Corneal Opacity

Corneal opacity is a disorder of the cornea, the transparent structure on the front of the eyeball, which can cause serious vision problems. Corneal opacity occurs when the cornea becomes scarred. This stops light from passing through the cornea to the retina and may cause the cornea to appear white or clouded over.


If you experience any of these symptoms, do not assume it is due to corneal opacity. These symptoms may be caused by other health conditions as well. If you experience any one of the following, see your eye doctor immediately:

  • Vision decrease or loss
  • Pain in the eye or feeling like there is something in your eyes
  • Eye redness or light sensitivity
  • Area on the eye that appears cloudy, milky, or is not completely transparent

There are many causes of corneal opacity. In some cases, your doctor can recommend a treatment that will reverse the opacity and lessen your chance of needing additional treatment, such as surgery.


Infection, injury, or inflammations of the eye are the most common causes of corneal opacity.


The following factors increase your chance of developing corneal opacity. If you have any of these risk factors, tell your doctor:

  • Vitamin A deficiency
  • Measles (when measles result in scarring/infection of the eye)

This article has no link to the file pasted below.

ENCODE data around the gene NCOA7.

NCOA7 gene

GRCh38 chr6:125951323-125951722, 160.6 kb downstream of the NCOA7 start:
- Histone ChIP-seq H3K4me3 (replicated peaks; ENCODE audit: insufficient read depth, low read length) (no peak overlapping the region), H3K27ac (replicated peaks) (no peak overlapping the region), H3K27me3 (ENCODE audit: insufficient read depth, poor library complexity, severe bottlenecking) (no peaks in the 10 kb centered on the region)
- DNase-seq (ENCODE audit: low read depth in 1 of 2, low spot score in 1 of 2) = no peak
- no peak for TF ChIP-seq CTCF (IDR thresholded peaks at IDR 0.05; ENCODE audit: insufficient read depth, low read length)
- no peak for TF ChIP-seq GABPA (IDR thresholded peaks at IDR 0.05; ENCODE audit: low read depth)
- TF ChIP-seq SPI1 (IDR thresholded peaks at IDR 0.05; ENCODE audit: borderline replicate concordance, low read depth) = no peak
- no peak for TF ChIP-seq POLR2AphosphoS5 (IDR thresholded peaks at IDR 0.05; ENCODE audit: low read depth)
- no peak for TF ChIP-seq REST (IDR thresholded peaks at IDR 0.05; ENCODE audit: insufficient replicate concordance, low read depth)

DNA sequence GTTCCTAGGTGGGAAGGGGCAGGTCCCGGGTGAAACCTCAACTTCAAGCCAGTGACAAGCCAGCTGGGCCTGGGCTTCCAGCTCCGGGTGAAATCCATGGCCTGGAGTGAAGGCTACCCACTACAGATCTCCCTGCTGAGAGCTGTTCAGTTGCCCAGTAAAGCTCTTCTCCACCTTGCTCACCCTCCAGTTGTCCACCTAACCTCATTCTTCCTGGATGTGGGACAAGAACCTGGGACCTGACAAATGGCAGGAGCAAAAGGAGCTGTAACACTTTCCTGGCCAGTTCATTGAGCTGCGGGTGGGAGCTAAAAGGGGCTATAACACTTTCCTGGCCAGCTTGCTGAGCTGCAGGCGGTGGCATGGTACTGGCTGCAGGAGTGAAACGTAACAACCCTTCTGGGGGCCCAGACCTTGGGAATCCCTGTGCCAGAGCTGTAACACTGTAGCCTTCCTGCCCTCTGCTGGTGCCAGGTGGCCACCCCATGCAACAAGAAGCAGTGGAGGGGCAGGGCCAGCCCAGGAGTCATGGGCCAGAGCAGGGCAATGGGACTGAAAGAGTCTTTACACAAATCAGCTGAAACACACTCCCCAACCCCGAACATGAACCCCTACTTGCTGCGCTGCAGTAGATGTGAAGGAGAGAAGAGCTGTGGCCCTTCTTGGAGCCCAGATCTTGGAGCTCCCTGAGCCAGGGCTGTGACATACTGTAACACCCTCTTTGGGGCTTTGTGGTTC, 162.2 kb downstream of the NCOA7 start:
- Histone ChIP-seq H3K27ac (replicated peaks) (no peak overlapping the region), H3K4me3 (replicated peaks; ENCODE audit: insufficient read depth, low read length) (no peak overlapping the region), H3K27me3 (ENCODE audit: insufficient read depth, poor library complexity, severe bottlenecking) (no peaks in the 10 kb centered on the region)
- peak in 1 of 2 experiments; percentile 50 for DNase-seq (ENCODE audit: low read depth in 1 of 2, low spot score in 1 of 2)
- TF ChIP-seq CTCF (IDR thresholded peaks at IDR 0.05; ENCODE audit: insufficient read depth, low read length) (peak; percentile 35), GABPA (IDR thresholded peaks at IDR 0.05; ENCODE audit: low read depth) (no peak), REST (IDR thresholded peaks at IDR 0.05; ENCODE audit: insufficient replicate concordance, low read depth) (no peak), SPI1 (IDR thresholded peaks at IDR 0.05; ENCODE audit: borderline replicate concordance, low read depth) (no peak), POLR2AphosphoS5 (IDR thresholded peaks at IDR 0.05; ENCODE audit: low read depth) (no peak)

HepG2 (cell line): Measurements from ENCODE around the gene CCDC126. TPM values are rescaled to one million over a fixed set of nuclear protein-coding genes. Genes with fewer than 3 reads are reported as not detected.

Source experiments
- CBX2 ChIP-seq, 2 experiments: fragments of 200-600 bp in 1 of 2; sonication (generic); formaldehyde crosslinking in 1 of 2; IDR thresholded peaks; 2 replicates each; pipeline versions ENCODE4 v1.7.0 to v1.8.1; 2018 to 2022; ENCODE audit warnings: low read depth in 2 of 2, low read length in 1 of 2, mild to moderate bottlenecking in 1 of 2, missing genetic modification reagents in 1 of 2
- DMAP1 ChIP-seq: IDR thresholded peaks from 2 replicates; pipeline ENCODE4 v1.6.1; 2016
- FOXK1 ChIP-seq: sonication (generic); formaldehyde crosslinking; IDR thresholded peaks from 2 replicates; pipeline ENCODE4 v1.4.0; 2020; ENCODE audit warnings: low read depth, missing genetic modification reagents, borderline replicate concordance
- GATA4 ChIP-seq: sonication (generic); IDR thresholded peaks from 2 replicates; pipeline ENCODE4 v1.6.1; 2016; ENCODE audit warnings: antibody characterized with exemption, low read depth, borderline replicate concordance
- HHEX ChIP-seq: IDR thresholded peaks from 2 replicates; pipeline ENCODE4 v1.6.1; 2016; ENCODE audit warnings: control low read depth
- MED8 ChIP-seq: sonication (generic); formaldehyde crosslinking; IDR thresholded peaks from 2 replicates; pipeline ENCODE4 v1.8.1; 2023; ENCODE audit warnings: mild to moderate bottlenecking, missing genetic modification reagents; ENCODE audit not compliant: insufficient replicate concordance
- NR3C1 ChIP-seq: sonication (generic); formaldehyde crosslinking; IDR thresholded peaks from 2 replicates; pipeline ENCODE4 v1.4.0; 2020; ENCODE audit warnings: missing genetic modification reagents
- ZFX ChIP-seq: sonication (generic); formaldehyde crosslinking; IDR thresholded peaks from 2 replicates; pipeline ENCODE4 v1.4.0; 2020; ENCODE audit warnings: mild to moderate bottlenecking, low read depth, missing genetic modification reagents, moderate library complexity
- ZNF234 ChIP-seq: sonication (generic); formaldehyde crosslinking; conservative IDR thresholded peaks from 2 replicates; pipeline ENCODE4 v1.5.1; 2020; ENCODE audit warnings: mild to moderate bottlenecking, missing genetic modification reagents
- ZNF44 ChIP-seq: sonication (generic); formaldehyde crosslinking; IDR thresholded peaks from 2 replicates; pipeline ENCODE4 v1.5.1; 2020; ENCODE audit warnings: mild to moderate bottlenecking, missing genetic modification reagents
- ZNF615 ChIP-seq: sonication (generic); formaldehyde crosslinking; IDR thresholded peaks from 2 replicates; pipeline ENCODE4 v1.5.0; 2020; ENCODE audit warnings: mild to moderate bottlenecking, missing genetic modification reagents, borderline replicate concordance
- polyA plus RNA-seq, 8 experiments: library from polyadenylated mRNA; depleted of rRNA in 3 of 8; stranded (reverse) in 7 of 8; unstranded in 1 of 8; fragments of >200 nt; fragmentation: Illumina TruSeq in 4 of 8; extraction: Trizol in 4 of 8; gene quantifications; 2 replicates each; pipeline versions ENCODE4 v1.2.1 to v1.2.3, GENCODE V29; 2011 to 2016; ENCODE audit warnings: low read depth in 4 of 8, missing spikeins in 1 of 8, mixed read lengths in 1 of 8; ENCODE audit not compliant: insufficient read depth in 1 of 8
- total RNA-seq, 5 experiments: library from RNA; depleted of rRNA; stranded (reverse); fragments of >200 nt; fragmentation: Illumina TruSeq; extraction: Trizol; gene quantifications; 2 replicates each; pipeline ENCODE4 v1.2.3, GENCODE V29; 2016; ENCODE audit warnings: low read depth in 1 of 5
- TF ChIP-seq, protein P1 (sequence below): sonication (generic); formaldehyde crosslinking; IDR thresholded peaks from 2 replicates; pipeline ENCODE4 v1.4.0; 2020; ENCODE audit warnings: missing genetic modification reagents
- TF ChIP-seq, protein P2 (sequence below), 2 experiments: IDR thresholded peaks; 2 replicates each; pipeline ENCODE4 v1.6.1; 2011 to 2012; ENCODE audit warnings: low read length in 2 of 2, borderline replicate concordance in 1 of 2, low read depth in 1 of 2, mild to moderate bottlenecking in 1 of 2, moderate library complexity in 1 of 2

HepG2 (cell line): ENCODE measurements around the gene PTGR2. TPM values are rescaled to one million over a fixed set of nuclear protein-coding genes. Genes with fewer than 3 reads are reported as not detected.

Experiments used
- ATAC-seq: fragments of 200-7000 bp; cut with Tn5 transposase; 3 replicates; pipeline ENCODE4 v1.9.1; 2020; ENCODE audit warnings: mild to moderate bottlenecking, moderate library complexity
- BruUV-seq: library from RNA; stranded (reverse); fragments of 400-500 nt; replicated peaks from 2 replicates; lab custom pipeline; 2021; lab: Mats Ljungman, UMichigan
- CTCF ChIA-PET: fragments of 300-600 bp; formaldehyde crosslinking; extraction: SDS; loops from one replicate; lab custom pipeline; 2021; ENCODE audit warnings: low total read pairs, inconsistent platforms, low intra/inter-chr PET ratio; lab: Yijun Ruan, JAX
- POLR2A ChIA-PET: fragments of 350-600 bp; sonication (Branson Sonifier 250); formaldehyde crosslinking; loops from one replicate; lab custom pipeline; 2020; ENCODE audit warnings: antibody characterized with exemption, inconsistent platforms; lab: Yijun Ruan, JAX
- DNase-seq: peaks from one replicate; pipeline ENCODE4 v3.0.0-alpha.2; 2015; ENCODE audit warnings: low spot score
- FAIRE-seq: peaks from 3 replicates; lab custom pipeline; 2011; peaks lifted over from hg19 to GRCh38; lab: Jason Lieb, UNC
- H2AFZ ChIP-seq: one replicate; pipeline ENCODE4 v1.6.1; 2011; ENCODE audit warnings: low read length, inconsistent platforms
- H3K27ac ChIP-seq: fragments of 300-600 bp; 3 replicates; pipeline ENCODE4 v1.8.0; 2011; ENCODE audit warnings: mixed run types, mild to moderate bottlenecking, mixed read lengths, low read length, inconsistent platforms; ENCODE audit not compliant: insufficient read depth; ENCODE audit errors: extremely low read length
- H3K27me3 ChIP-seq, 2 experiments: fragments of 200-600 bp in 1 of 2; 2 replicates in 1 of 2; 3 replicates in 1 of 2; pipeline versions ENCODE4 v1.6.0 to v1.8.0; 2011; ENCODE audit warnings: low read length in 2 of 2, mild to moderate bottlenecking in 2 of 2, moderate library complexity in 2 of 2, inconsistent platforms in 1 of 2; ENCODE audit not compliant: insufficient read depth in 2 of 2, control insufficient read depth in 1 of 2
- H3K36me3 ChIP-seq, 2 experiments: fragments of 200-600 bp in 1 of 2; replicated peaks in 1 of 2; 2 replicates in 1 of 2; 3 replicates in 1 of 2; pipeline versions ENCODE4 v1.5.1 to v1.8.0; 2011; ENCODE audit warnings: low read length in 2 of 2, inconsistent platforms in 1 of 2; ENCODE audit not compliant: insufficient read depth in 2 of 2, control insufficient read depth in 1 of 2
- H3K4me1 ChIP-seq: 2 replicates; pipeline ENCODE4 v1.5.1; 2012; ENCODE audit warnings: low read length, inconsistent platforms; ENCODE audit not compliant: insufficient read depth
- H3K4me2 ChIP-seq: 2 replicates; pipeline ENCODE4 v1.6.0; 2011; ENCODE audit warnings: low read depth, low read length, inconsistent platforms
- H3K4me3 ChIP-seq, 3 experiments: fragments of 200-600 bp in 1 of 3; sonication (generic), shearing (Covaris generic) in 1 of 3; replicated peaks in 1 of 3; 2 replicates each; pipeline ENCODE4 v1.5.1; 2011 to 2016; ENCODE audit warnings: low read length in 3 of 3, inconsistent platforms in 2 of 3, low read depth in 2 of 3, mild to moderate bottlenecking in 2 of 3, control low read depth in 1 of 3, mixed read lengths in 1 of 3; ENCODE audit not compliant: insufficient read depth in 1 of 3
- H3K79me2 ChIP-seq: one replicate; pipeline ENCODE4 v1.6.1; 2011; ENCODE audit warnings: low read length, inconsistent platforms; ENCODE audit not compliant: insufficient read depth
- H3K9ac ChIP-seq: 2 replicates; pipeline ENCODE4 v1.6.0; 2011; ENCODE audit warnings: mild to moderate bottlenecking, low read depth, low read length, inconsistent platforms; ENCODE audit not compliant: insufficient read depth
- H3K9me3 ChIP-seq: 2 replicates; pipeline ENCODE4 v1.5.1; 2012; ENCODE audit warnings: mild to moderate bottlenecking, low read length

• Foreign bodies striking the eye
  • Eye injury, whether from a force, such as a poke in the eye, or from a chemical agent
  • Herpes simplex virus (which can be transmitted to the eyes)
  • Other infections, including conjunctivitis or “pink eye”

Additionally, wearing contact lenses for a long period of time, especially overnight, can increase the risk of eye infections and, as a result, increase the chance of developing corneal opacity.


To help reduce your chance of developing corneal opacity, take the following steps:

Take care to avoid injuring the eye. Wear eye protection during any potentially dangerous activity. Make sure the safety goggles are worn tight against the face, otherwise a foreign body can fly up under the goggles and injure the eye.

Take proper care of contact lenses, and follow your doctor’s recommendations regarding wear and cleaning. See your doctor immediately if you suspect you have an eye infection, including conjunctivitis (pink eye), if you injured your eye, or if you develop any pain or change in vision.


Talk with your doctor about the best treatment plan for you. Treatments vary depending on the most likely cause of the scarring and how severe the scarring is. Treatments may include:

Eye drops containing antibiotics, steroids, or both Oral medications

In some cases, scar tissue may be removed surgically. The surgery may be performed using a laser, called phototherapeutic keratectomy (PTK), if the scarring is close to the corneal surface. In more severe cases, a cornea transplant may be necessary.